Be committed. Succession in a family business is a long-term endeavor, especially if the company is planning major investments or an expansion.
Let your experience speak for itself. Don’t tell people why you’re qualified — show them. Immerse yourself in the industry, and be prepared to answer questions and make tough decisions.
Find mentors. Reach out to more experienced colleagues in your field. When possible, find another woman who has worked her way up and can educate you on the nuances of industry culture. But don’t rule out a male mentor — in family businesses fathers may not naturally step in, but will help when asked.
“I found my niche as I finished up my undergrad [degree in business administration] and grad school [studying counseling psychology],” she says. “We didn’t have a map or a direction to where my role would be, so I worked through it. With my interest and skill set, I gravitated toward the operations.”
She says she learned as much as she could by working in the brewery; she also took a 10-week course in brewing 10 years ago. Out of 25 to 30 people in the class, there were two women.
Jennifer says employees are supportive of the all-woman generation who will take the helm. In an industry marked by consolidation, family continuity is a plus, Jennifer says.
“I don’t think there are any reservations anywhere in our organization,” she says. “I’d like to think they’re very proud of the company we are, not giving in to being bought by outsiders. They feel that stability.”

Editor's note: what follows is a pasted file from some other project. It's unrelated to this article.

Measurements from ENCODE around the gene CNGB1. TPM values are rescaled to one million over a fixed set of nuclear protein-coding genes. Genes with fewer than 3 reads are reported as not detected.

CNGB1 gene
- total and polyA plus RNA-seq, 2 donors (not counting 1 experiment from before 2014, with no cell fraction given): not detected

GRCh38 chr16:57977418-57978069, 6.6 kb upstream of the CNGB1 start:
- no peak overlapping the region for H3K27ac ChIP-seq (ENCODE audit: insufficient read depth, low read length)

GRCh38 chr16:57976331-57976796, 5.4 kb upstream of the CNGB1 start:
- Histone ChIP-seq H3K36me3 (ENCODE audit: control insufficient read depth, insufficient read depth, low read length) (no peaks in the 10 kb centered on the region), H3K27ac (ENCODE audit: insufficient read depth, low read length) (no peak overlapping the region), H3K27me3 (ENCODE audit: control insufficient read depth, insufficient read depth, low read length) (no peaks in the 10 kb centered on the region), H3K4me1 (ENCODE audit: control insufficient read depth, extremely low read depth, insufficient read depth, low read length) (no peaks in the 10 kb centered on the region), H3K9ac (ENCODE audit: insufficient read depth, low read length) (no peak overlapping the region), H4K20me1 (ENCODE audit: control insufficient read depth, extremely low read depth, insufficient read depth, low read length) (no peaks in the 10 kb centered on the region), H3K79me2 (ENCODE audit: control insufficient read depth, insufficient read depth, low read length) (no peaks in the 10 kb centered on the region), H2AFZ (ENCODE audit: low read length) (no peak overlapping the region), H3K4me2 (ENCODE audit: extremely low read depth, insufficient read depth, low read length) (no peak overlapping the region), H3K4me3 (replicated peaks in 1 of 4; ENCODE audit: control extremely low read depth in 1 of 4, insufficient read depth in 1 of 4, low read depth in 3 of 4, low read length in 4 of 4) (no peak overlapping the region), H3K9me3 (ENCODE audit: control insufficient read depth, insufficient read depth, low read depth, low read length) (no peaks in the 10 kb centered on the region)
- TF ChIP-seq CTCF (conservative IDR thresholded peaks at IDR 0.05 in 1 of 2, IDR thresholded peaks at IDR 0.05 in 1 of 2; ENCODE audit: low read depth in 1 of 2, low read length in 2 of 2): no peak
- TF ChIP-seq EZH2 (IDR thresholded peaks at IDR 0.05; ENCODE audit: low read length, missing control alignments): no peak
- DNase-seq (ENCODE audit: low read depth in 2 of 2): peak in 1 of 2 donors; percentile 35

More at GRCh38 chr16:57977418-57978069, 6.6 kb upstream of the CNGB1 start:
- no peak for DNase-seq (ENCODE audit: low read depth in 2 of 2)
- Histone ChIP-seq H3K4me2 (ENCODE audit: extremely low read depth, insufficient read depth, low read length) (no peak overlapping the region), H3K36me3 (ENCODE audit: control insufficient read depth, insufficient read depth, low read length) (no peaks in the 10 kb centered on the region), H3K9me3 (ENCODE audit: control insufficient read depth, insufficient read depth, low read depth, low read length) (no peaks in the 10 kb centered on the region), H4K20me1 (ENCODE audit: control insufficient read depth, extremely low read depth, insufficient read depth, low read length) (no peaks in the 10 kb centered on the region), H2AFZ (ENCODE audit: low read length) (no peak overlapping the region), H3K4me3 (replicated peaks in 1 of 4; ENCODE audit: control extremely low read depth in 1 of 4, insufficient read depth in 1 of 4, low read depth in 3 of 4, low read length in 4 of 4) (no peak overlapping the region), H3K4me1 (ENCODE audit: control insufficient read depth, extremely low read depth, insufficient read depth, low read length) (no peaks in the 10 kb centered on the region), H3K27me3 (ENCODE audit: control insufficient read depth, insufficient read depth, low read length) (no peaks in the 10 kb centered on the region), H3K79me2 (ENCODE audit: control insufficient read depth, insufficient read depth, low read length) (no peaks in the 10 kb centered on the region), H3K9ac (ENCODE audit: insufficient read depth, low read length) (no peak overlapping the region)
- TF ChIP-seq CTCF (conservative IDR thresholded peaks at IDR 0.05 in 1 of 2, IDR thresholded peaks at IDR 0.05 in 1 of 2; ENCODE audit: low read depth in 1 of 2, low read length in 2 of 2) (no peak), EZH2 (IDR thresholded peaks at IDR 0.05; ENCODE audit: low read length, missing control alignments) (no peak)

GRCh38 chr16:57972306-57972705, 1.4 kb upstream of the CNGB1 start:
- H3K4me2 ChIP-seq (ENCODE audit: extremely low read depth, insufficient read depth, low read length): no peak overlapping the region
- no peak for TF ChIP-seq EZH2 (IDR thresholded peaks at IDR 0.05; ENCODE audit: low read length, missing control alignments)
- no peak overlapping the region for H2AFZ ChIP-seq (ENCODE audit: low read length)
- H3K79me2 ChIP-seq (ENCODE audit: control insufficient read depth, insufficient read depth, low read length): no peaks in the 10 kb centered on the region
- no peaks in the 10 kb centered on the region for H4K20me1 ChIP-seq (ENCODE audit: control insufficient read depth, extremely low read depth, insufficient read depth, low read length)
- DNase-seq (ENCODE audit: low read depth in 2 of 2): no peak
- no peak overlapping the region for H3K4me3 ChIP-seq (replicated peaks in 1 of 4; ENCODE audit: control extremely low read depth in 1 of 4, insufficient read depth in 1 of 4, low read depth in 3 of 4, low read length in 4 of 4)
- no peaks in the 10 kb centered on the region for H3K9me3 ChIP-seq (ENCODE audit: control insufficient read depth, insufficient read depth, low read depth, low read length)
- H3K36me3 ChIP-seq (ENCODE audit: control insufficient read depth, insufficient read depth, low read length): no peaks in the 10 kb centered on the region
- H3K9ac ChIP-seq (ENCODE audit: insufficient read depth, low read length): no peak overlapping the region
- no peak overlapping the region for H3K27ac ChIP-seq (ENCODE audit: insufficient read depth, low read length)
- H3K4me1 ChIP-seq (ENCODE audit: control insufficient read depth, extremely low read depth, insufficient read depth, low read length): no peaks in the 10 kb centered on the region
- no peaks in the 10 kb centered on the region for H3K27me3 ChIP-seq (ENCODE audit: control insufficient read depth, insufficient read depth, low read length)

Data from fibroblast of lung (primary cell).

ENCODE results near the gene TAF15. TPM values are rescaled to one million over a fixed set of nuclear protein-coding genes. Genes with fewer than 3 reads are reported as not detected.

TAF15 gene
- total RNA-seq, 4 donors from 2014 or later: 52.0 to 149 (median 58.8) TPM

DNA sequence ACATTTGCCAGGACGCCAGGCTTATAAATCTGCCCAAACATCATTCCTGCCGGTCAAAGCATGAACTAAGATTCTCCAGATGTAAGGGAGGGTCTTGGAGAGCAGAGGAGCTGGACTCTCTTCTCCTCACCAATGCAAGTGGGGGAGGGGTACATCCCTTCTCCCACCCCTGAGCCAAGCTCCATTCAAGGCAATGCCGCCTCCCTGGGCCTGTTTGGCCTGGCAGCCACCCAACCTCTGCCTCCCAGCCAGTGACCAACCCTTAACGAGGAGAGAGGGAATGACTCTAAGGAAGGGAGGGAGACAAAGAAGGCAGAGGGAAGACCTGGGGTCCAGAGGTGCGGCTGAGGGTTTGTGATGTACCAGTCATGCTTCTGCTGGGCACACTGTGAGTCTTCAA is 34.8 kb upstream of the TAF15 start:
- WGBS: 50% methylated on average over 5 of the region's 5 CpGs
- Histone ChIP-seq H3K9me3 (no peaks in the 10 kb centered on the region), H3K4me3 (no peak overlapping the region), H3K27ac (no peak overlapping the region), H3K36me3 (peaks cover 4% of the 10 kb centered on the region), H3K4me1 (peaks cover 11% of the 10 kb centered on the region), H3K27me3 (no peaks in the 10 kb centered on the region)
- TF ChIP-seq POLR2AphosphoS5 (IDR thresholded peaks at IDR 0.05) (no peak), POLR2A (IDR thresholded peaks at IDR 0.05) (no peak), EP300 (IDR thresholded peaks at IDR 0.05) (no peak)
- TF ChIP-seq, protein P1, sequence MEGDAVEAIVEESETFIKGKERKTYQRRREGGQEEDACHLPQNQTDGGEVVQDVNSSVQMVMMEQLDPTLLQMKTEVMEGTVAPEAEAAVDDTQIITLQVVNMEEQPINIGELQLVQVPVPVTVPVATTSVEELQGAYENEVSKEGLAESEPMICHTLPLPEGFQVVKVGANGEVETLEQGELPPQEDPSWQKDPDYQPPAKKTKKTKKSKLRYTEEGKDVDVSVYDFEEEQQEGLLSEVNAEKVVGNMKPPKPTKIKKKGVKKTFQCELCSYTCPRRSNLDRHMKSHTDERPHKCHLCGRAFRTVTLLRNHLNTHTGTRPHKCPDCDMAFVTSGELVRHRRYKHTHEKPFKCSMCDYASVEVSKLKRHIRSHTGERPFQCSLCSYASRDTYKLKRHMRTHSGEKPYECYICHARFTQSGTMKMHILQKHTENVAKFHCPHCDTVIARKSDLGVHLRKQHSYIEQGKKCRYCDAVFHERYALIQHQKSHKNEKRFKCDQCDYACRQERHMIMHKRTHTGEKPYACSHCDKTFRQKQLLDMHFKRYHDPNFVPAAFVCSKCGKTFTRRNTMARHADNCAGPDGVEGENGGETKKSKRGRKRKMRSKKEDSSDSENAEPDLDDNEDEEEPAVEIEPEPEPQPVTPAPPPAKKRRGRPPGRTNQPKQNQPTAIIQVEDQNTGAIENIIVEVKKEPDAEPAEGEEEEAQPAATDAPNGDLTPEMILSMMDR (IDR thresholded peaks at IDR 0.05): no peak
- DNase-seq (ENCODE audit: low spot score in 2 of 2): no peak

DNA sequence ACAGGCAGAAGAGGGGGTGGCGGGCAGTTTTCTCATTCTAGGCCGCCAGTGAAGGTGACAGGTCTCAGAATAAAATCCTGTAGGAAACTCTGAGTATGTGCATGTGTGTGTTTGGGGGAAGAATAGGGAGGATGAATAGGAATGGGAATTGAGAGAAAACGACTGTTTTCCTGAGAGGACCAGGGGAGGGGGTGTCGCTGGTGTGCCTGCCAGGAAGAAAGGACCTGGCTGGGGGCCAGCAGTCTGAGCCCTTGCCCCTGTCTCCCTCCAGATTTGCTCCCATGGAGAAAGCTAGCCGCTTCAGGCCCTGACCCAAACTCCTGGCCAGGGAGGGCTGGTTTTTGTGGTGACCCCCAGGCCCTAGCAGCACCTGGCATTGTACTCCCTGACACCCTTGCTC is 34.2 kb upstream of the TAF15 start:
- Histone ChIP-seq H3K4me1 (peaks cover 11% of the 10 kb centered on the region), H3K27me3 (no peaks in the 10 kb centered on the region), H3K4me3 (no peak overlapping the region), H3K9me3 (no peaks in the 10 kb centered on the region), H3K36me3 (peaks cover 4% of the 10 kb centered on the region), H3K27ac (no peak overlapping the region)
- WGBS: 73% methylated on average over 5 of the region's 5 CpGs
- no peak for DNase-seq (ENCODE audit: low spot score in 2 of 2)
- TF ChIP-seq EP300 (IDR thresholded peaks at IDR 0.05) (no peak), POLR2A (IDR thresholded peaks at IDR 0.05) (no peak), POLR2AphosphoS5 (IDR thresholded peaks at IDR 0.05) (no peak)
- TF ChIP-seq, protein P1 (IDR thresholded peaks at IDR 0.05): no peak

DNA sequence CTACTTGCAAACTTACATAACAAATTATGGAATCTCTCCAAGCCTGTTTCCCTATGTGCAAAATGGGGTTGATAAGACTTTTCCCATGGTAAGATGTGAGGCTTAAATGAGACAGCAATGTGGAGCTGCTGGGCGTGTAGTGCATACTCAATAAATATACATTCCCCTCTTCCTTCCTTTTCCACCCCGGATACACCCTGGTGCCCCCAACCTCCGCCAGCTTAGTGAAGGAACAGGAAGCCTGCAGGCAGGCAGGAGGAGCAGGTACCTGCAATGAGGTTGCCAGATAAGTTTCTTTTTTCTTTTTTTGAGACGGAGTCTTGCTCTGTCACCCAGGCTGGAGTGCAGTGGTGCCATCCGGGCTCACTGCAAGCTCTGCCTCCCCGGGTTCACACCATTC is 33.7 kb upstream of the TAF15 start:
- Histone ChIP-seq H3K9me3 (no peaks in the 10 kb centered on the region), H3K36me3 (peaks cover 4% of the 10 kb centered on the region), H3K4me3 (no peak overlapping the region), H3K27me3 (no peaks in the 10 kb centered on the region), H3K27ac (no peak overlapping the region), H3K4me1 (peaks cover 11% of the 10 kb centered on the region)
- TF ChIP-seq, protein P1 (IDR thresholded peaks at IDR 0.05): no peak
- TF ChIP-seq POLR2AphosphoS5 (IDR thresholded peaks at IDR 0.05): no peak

Over the last 20 years, she’s learned a lot about not only the business operations, but also the history and growth of the company. She recommends the same for any NextGen entering the family firm.
“Learn as much as you can,” Jennifer says. “Attach yourself to that older generation and pick their brains. I understand what they’ve been through and appreciate that — that my great-grandfather or great-great-grandfather went through wars and Prohibition.
“We went through some very lean years. And the more I’m here, the more I appreciate what was done in the past.”
She’s also excited about the present. When she attended the Master Brewers Association annual conference in Atlanta in October, Jennifer took note of the gender diversity in the audience.
“I was pleasantly surprised how women there were compared to seven or eight years ago,” she says. “I do see some inroads being made.”
Today, Jennifer is the brewery’s vice president of operations; Debbie Yuengling, 42, is the pricing and sales administration manager; Wendy Yuengling, 41, is the chief administrative officer; and Sheryl Yuengling, 38, is in order services, working directly with distributors. However, the four sisters see themselves as utility players, Wendy says. “We’re not a company that really has titles that are significant,” she says.
Wendy, who has a degree in marketing, was the last to join the business in 2004. She worked as a project manager for a market research company and in advertising before setting her sights on the brewery.
“I wanted the opportunity to work for someone else first,” she says. “I wanted to have experience in case I did go back to the brewery so I would have something to offer. To me, that was important to make myself a well-rounded individual.”